Kyrie Irving is the Roadrunners’ most famous alumnus, but over the years, which player that hasn’t received the same fanfare stands out in your mind?
Keon Williams. He was a McDonald’s All-American who played at Hackensack High School. He came from a single parent family, from lower socio-economic housing, and he became close with me and my family. We’d help out however we could, giving him rides to practices and games. It all led to 15 D-1 scholarship offers. He ended up going to Iona, and subsequentially injured his knee. From there he had multiple surgeries on his knee and ankle and throughout it all we stayed in close contact. He ended up transferring to Pace University after things became untenable at Iona. In the end, he graduated with an undergraduate degree and a masters degree. This was all driven by and made possible by the game of basketball. And there was no doubt about it, he was a big-time player, but he got hurt. Keon would say that the game of basketball taught him how to be an adult, a good person, and a professional. Once he was done with college I helped him get an internship with at Kraft Foods that turned into Mondelez. Today he’s an executive at Mondelez Foods. He still stops by our house at all the holidays; he’s a part of our family now. And to us, he’s more of a success story than the NBA players that have come through the program. He went through adversity, he valued education and achieved his two degrees, and because of that, he’s successful in life. We have countless stories like that with the Roadrunners. These kids use basketball as a vehicle to get an education and then a great job, which puts them on track for a great life.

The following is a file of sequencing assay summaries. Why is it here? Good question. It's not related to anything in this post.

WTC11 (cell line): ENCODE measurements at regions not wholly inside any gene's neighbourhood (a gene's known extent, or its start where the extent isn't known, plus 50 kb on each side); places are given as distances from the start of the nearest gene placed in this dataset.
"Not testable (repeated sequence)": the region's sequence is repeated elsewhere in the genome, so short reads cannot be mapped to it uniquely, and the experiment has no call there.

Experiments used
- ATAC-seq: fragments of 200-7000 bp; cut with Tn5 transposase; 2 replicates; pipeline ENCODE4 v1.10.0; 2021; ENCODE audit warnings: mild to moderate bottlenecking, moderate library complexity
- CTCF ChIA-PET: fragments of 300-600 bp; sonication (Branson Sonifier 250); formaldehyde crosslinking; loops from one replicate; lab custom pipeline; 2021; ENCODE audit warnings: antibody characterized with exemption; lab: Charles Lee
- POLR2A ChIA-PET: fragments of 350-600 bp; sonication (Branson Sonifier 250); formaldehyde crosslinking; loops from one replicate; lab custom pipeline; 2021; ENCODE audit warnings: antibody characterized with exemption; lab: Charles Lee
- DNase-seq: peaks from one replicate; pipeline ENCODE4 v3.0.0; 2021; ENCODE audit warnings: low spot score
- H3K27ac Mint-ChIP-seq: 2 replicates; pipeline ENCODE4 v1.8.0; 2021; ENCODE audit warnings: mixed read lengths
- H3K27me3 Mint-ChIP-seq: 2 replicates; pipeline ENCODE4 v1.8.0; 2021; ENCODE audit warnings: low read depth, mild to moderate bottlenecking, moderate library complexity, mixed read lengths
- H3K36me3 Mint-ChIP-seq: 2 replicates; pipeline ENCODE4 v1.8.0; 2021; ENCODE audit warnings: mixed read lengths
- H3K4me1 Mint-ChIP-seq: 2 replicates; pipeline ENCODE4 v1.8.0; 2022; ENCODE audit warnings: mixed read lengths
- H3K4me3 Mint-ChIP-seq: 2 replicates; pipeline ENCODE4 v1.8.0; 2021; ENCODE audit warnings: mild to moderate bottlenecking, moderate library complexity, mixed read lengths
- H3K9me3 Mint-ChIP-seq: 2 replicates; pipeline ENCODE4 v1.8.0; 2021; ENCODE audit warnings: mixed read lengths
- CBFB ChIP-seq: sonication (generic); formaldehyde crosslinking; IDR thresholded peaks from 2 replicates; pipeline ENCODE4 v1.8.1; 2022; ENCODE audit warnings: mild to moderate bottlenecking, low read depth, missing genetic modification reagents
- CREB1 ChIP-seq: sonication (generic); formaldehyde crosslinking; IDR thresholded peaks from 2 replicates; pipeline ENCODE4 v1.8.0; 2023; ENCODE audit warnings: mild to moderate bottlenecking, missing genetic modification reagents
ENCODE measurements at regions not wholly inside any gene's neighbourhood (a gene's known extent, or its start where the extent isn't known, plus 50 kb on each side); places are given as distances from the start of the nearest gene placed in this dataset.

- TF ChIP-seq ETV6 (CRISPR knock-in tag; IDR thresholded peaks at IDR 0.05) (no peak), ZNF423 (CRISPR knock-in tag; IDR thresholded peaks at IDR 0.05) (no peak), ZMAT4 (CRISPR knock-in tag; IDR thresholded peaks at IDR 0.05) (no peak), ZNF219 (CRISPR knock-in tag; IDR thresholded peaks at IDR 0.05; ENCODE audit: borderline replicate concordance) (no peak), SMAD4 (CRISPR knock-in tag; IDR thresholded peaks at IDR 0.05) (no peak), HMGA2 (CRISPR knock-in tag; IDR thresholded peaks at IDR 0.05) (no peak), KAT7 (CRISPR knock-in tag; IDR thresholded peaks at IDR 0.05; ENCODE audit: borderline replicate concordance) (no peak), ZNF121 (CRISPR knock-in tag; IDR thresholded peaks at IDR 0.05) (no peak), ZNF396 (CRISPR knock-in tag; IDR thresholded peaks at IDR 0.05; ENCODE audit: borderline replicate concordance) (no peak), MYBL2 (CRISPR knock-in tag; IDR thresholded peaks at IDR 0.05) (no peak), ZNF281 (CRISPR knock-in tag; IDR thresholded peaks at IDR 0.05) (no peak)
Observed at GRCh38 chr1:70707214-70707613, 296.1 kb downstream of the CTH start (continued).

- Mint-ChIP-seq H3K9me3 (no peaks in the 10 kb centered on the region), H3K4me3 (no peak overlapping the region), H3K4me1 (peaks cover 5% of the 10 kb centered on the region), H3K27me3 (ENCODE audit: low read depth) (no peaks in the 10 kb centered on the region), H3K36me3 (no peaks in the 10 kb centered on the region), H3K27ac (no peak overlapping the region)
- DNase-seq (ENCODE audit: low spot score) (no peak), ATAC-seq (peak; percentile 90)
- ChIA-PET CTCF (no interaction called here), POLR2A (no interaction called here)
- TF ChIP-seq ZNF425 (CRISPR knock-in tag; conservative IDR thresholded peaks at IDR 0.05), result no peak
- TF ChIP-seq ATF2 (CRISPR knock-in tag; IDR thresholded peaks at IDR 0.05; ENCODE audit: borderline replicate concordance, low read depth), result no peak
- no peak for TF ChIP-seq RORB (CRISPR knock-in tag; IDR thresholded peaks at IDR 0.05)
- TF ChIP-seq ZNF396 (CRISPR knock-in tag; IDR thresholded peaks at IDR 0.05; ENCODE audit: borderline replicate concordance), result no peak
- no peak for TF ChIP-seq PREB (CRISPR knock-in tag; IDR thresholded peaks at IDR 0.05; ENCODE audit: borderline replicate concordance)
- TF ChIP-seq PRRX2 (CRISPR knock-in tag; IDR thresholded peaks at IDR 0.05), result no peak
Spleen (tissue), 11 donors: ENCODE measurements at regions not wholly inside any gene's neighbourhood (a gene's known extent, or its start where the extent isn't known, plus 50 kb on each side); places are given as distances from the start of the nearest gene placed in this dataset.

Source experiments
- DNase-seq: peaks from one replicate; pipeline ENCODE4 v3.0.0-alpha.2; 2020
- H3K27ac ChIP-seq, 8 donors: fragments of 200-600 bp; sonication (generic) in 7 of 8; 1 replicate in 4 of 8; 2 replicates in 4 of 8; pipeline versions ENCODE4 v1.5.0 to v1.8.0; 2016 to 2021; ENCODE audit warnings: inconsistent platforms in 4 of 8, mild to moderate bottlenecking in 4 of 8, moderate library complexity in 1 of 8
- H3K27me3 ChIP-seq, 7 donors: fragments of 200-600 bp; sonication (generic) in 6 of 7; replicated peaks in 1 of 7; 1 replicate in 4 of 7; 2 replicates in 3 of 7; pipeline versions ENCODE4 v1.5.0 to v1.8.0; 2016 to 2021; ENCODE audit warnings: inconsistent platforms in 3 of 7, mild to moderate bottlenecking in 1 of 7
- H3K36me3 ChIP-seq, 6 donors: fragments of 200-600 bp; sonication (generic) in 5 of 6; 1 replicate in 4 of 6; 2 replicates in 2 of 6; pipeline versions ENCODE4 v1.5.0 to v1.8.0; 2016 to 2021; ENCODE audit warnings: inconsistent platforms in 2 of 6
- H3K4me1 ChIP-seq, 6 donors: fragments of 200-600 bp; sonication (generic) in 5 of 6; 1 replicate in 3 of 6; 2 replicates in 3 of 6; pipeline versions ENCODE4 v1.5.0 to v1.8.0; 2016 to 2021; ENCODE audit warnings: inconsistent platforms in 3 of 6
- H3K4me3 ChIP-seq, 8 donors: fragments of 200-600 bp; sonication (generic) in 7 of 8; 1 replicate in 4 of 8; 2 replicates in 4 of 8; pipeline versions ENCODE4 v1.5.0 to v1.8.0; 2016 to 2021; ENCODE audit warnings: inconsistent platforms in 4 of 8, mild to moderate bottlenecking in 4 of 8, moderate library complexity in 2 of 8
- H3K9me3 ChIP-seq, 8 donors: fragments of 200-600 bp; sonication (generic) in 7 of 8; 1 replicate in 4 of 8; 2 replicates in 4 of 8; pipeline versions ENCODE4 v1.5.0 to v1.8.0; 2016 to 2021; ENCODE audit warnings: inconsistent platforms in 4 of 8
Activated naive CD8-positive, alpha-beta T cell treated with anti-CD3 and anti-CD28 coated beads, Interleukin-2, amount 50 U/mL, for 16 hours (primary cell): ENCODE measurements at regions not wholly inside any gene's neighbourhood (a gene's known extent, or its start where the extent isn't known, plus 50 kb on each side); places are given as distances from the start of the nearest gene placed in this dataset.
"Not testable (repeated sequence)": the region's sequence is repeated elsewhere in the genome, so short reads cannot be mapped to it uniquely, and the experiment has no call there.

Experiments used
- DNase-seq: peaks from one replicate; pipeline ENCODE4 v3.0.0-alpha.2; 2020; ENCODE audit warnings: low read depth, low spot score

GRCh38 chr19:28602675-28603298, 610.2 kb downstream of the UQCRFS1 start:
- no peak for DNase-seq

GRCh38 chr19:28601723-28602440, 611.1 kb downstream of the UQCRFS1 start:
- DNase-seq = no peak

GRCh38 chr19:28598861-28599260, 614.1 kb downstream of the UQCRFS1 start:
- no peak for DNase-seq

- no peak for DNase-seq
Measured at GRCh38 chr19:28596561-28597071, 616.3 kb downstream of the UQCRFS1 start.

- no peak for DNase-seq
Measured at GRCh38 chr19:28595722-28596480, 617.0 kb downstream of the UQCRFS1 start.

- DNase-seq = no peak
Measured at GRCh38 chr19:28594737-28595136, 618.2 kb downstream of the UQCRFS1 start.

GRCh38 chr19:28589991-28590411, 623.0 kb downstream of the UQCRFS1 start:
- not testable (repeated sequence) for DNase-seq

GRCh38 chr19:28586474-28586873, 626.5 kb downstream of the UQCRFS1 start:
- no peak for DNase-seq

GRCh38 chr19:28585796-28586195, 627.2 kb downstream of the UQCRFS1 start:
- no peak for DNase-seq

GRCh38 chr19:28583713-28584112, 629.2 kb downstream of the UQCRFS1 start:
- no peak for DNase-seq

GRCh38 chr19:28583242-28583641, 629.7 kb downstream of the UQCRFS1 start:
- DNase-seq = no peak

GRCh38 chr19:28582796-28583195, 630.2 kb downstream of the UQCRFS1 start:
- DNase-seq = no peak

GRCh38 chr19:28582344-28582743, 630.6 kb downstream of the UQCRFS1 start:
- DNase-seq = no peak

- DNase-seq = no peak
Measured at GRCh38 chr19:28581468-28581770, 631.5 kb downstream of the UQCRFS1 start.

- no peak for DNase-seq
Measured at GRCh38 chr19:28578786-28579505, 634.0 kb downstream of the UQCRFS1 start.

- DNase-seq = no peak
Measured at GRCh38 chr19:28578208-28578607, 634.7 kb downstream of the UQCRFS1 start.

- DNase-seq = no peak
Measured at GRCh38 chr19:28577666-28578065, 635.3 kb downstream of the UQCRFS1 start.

And those stories continue today. Brandon Anderson came to us from Mahwah and he’s now the starting point guard at Brown. He accomplished that through education. I remember when he was growing up in Northern Jersey he’d come around my house and ask “Mr. Gardner, I want to be a Roadrunner!” And I’d have to tell him, “you’re not old enough yet, you’re not old enough yet.” Once he was old enough, he worked really hard to achieve his dreams on the court and off of it. He spent countless hours in the gym.
That’s something that people don’t like to focus on. If you want to go to the next level, you have to spend your waking hours between school and working on your game. There is nothing else. That’s not to discourage people from their dreams. We just want to be clear from the onset, if you want to be an All-American or a D-1 player you have to be willing to sacrifice other things in pursuit of your goals. But you have to be willing to work on both ends, school, and basketball. We have an expression around the gym, “Four years later, the ball is going to stop bouncing, what are you going to do?” I coach the kids when they come in the door at 7th-grade and Sandy coaches them at the end of their time here. And in between, we have the same message for these kids. It has to be more than basketball so that when you’re finished with the game, you’re ready for the rest of your life.
Why are Roadrunners seemingly more ready for the next level of basketball?
We run college offenses and college defenses when our kids are in seventh and eighth grade. When you talk to college coaches who have scouted and offered scholarships to our kids they’ll tell you, these kids come out of the box assembled. They can’t be shaken, they’re emotionally stable. We don’t coddle our players. We teach that the game of basketball just like life can be unfair at times.
— Randy Foye (@randyfoye) July 12, 2017